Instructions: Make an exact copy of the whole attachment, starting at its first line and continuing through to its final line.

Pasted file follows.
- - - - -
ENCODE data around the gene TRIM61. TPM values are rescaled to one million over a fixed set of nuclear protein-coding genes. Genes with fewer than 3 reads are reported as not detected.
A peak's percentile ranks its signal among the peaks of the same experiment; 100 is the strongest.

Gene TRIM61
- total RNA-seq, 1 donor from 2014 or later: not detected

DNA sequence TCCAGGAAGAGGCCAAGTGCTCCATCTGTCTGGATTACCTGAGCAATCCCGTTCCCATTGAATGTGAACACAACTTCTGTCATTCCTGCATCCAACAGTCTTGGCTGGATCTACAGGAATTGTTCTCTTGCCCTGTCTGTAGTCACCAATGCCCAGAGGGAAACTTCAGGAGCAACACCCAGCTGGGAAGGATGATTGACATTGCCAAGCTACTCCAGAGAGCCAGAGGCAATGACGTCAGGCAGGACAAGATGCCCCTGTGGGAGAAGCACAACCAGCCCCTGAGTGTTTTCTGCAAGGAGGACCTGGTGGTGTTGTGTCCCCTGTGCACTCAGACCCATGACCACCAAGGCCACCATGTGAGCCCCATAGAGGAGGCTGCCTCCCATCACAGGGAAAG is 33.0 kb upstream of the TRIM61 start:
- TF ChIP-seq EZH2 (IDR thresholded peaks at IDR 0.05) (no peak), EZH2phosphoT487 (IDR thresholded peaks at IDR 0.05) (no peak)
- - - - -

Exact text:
ENCODE data around the gene TRIM61. TPM values are rescaled to one million over a fixed set of nuclear protein-coding genes. Genes with fewer than 3 reads are reported as not detected.
A peak's percentile ranks its signal among the peaks of the same experiment; 100 is the strongest.

Gene TRIM61
- total RNA-seq, 1 donor from 2014 or later: not detected

DNA sequence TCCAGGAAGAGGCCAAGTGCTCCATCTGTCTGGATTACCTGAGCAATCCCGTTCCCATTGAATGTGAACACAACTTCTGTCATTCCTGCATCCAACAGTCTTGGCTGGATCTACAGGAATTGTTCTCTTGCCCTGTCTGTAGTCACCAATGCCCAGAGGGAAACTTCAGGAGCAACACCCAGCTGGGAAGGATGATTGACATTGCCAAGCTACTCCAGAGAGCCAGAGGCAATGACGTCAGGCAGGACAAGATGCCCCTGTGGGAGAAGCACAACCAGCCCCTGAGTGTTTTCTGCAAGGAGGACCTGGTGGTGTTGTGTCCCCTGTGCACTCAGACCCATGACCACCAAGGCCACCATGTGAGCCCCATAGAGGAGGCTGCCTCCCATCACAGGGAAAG is 33.0 kb upstream of the TRIM61 start:
- TF ChIP-seq EZH2 (IDR thresholded peaks at IDR 0.05) (no peak), EZH2phosphoT487 (IDR thresholded peaks at IDR 0.05) (no peak)